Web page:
Increased air pollution from fires and fossil fuel emissions makes all of us more vulnerable to the current COVID-19 pandemic. With community energy resilience we can ensure that our power is clean and not further contributing to emissions in our communities. 

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Climate change increasing fire weather days in California; emissions reductions can reverse this

from Environmental Research Letters


As the state gets warmer every year due to the effects of climate change, California’s wildfire season is being fueled by offshore winds, dry vegetation, and drought. These fires result in public health risks from smoke and can result in long term energy shutoffs. 

  • Fire Causes
    • Human exposure and vulnerability to fires is due to the encroachment on wildlands for urban and suburban development 
    • Fire suppression in areas that historically experienced low-intensity fires has led to the accumulation of “fuels” that ultimately promote bigger, intense fires
    • The state’s five warmest years on record occurred in 2014-2018, with autumn temperatures rising and precipitation falling
    • Rising temperatures, declining snowpack, and year-round lack of rain are extending the state’s fire season and will continue to do so
    • Though climate change is fueling fire season, over 80% of fires during autumn in California are human-caused
  • Smoke from these wildfires are causing schools and businesses to close to mitigate exposure to dangerous air pollution
  • The climate model analyses in this report suggest that continued climate change will increase the number of days with extreme fire weather by the end of this century
  • However, meeting climate goals set by the Paris Agreement will curb the increase of fire days

Increased air pollution from fires and fossil fuel emissions makes all of us more vulnerable to the current COVID-19 pandemic. With community energy resilience we can ensure that our power is clean and not further contributing to emissions in our communities. For a safe and healthy future for all, endorse the Climate-Safe California Platform to implement scalable solutions that can reverse the climate crisis.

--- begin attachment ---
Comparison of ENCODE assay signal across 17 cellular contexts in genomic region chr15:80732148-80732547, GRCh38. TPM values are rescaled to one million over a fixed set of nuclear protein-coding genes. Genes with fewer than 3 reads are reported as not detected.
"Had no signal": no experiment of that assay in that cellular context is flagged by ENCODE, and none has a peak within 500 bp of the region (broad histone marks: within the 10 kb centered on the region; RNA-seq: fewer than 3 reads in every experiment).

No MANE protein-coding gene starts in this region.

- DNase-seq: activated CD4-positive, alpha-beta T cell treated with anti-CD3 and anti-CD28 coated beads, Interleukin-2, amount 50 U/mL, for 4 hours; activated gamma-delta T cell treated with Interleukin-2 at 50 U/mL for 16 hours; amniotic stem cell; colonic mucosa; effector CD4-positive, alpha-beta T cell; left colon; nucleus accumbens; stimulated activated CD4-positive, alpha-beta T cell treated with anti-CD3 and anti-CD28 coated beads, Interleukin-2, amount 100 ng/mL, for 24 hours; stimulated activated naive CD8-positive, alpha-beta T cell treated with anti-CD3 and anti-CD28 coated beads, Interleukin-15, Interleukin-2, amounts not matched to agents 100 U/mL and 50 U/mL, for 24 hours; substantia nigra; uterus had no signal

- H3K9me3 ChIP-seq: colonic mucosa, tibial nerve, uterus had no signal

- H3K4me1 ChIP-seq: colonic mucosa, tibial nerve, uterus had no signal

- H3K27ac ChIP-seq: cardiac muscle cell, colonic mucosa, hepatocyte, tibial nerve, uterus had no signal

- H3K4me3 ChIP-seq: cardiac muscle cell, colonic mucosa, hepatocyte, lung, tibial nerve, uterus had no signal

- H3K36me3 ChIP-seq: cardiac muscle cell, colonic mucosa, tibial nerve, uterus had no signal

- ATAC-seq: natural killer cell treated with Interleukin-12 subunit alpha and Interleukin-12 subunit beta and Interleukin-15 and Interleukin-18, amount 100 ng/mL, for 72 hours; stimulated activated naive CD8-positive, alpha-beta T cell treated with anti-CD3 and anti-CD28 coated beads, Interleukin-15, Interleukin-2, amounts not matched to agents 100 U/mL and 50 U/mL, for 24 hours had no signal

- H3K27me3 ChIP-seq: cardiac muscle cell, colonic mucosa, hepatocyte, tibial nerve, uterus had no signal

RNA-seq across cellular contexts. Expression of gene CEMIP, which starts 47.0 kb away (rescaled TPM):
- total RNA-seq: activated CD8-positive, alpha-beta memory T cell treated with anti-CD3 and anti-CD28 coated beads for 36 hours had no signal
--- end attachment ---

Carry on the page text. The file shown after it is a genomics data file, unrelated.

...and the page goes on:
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Rooftop PV installation on the Forest County Potawatomi Tribe administration building

Building a clean, affordable, resilient, equitable, and safe energy system to meet this moment

by Janina Turner and Stacey Meinzen

As we reel from the COVID-19 pandemic and think about the longer-term consequences, many of us are likely wondering how things will be in the fall. Many of us remember the Public Safety Power Shut-offs of 2019 that meant no electricity for refrigeration, heat, the internet, and in some cases, vital medical equipment. It was a scary time and many people purchased diesel backup generators for their homes in response. Though they are loud and cause air pollution, that comfort of knowing you can rely on the internet for evacuation warnings or know where your family is during a crisis like a wildfire or a pandemic is more than understandable.

This year, even with March rains, we are already in a drought– portending another record-breaking fire season. Thanks to climate change, we know that our fire seasons will be longer and more disastrous every year. This may be compounded by COVID-19 and the necessity of sheltering in place– possibly without electricity.

In response to wildfires and prior to COVID-19, Pacific Gas and Electric (PG&E) had unveiled a plan to use dirty natural gas-powered generators (that they were calling “microgrids” in a misleading attempt to make them sound modern) throughout Northern California. This was a poor and outdated plan that would have destroyed local air quality, raised the risk of fire, and contributed even more to climate change through methane emissions. Given that COVID-19 is especially lethal for people with poor respiratory health, destroying local air quality is madness.

Luckily, PG&E recently abandoned these plans temporarily. According to Shinjini Menon, Director of Energy Policy for Southern California Edison, the microgrid plans would have cost 13 times more than alternative solutions and would not include clean energy technologies, so they have decided not to move forward with a microgrid deployment for the 2020 wildfire season. Looks like we are on our own.